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Supreme Court expands scope of census citizenship question case



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By Dartunorro Clark

The U.S. Supreme Court announced Friday that it is expanding the scope of the case against the Trump administration’s decision to add a citizenship question to the 2020 census, agreeing to decide whether the move violated the Constitution.

The move comes after a federal judge in California ruled earlier this month that Commerce Secretary Wilbur Ross, whose agency oversees the census, violated the Constitution’s Enumeration Clause because the citizenship question prevents the government from conducting an accurate count of every living person in the country.

A New York federal judge also blocked the administration from including the question, ruling in January that Ross “violated the public trust” by adding it. The judge called Ross’ decision “arbitrary and capricious” because it would “materially reduce response rates among immigrant and Hispanic households.”

Ross has argued that the question was added at his direction after he received a letter from the Department of Justice in late 2017 that said the data was needed to properly enforce the Voting Rights Act. Ross came under intense scrutiny for the move and recently defended his rationale during a fiery congressional hearing.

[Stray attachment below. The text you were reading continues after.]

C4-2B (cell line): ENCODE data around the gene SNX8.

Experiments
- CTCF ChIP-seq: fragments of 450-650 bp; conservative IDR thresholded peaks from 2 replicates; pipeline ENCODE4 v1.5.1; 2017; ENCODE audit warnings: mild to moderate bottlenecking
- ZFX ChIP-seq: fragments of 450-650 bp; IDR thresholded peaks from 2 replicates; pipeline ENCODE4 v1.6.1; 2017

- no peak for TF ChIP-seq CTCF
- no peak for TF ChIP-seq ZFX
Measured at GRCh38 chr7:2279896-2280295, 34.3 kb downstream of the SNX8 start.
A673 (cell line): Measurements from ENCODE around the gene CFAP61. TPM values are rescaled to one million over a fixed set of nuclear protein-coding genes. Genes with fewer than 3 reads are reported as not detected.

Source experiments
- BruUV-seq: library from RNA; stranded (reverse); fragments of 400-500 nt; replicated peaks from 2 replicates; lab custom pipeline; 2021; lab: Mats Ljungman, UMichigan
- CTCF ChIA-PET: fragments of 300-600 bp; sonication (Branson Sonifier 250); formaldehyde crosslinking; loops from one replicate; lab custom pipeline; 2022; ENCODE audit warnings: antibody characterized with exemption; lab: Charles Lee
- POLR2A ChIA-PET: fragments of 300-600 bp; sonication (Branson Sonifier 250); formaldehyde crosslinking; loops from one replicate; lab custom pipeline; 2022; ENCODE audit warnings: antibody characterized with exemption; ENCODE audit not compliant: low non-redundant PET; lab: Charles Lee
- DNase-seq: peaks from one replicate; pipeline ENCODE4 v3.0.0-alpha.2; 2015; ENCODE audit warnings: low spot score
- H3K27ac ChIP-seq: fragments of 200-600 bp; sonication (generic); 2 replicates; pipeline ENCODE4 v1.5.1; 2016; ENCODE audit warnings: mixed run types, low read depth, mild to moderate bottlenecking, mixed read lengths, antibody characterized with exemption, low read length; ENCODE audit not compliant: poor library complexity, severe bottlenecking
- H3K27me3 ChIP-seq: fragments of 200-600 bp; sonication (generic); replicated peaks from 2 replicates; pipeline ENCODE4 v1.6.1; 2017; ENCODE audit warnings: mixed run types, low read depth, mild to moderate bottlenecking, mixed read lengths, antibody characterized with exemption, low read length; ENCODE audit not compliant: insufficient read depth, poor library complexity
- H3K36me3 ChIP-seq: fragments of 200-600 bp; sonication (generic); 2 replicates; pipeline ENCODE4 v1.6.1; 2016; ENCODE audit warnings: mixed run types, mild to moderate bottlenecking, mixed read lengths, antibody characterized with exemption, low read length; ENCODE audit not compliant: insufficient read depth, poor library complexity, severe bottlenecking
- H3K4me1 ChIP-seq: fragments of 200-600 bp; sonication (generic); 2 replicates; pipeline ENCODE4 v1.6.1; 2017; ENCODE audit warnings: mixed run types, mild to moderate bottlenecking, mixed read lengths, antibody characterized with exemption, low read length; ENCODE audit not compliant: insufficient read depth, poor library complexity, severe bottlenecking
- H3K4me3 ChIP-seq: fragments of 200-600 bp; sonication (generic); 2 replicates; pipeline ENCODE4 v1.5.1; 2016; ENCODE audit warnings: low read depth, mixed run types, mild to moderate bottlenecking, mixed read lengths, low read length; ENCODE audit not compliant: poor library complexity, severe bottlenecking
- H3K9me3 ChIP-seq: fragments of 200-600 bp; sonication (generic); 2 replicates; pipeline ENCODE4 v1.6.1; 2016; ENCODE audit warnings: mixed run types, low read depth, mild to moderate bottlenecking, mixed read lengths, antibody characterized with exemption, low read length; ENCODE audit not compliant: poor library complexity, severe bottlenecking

The Supreme Court previously said it would examine whether the question violated federal administrative law. The court will hear arguments in the case in April and rule before its term ends in June.

Last year, a coalition of 17 states, Washington, D.C., and six cities sued the Commerce Department, citing a concern that fewer immigrants will respond to the survey and therefore decrease the accuracy of the 2020 census, which determines funding allocation and how political districts are drawn. Civil and immigrant rights groups also sued to block the question.

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BREXIT BETRAYAL? Jeremy Corbyn plans talks with SNP with a second referendum on agenda



JEREMY CORBYN will hold a summit with the SNP and other opposition parties to discuss backing a second EU referendum to break the Brexit deadlock, it has emerged.

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Beto O’Rourke on impeachment and 8 other issues



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By Alex Seitz-Wald

WASHINGTON, Iowa — Former Rep. Beto O’Rourke has begun to flesh out some of his policy ideas as he makes his way across Iowa, backing away Friday from his support for full single-payer health care and declining to say whether President Donald Trump should be impeached.

“I’m no longer sure that’s the fastest way for us to get there,” O’Rourke told reporters outside a campaign stop here.